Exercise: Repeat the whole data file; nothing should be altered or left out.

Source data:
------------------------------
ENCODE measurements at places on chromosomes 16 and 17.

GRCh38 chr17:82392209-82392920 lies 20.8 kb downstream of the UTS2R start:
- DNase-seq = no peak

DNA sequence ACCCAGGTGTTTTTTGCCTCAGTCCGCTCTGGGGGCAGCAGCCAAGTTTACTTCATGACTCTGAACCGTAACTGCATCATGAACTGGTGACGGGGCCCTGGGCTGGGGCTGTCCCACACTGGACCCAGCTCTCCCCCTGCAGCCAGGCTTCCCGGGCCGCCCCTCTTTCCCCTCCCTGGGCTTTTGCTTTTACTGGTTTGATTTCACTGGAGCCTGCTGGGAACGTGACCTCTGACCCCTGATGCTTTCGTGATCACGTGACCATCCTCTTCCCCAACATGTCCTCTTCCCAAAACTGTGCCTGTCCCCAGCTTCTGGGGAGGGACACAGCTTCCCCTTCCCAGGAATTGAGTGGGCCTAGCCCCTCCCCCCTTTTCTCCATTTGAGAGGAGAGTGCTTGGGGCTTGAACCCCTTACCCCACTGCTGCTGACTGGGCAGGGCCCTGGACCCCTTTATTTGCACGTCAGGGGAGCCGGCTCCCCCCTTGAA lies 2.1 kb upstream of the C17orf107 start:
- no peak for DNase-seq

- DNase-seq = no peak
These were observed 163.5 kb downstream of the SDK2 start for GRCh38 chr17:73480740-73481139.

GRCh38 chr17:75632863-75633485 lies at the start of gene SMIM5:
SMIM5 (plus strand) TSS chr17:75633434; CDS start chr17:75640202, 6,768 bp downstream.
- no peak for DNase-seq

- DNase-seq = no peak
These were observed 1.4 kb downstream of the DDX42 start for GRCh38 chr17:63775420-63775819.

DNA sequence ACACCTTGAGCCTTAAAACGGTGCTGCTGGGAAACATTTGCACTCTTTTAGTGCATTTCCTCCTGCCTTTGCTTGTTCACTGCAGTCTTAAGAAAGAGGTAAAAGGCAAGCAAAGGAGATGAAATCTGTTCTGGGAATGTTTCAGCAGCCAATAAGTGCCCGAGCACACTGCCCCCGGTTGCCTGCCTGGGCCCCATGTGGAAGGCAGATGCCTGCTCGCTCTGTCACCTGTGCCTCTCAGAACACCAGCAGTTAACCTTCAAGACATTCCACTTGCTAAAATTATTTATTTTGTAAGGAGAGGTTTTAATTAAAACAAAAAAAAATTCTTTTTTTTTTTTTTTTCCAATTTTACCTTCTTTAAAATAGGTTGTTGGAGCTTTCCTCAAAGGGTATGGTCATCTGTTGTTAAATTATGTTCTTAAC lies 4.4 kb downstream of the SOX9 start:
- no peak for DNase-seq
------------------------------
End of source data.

ENCODE measurements at places on chromosomes 16 and 17.

GRCh38 chr17:82392209-82392920 lies 20.8 kb downstream of the UTS2R start:
- DNase-seq = no peak

DNA sequence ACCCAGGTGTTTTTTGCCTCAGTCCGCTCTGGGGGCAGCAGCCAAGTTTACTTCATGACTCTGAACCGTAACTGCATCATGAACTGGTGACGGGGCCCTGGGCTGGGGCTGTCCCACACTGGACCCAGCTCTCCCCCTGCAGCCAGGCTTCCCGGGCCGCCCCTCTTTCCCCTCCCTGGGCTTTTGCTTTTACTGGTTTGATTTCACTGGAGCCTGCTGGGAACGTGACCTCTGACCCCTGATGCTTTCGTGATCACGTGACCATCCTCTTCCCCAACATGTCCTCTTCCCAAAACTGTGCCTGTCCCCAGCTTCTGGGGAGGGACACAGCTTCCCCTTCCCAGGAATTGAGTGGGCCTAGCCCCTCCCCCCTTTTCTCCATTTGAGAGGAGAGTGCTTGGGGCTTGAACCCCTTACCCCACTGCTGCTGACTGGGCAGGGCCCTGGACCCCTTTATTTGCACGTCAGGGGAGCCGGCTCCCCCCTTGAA lies 2.1 kb upstream of the C17orf107 start:
- no peak for DNase-seq

- DNase-seq = no peak
These were observed 163.5 kb downstream of the SDK2 start for GRCh38 chr17:73480740-73481139.

GRCh38 chr17:75632863-75633485 lies at the start of gene SMIM5:
SMIM5 (plus strand) TSS chr17:75633434; CDS start chr17:75640202, 6,768 bp downstream.
- no peak for DNase-seq

- DNase-seq = no peak
These were observed 1.4 kb downstream of the DDX42 start for GRCh38 chr17:63775420-63775819.

DNA sequence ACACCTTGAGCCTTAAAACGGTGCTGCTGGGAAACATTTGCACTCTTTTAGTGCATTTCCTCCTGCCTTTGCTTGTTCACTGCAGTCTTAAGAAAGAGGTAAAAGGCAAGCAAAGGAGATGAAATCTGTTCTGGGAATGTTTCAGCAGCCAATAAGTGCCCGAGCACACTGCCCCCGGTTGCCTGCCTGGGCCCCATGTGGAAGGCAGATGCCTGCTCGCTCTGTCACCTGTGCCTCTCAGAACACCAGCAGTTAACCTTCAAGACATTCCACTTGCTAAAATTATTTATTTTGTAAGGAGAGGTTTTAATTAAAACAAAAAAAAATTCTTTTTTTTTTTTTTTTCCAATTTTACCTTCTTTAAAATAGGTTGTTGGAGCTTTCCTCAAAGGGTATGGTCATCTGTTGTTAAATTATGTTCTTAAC lies 4.4 kb downstream of the SOX9 start:
- no peak for DNase-seq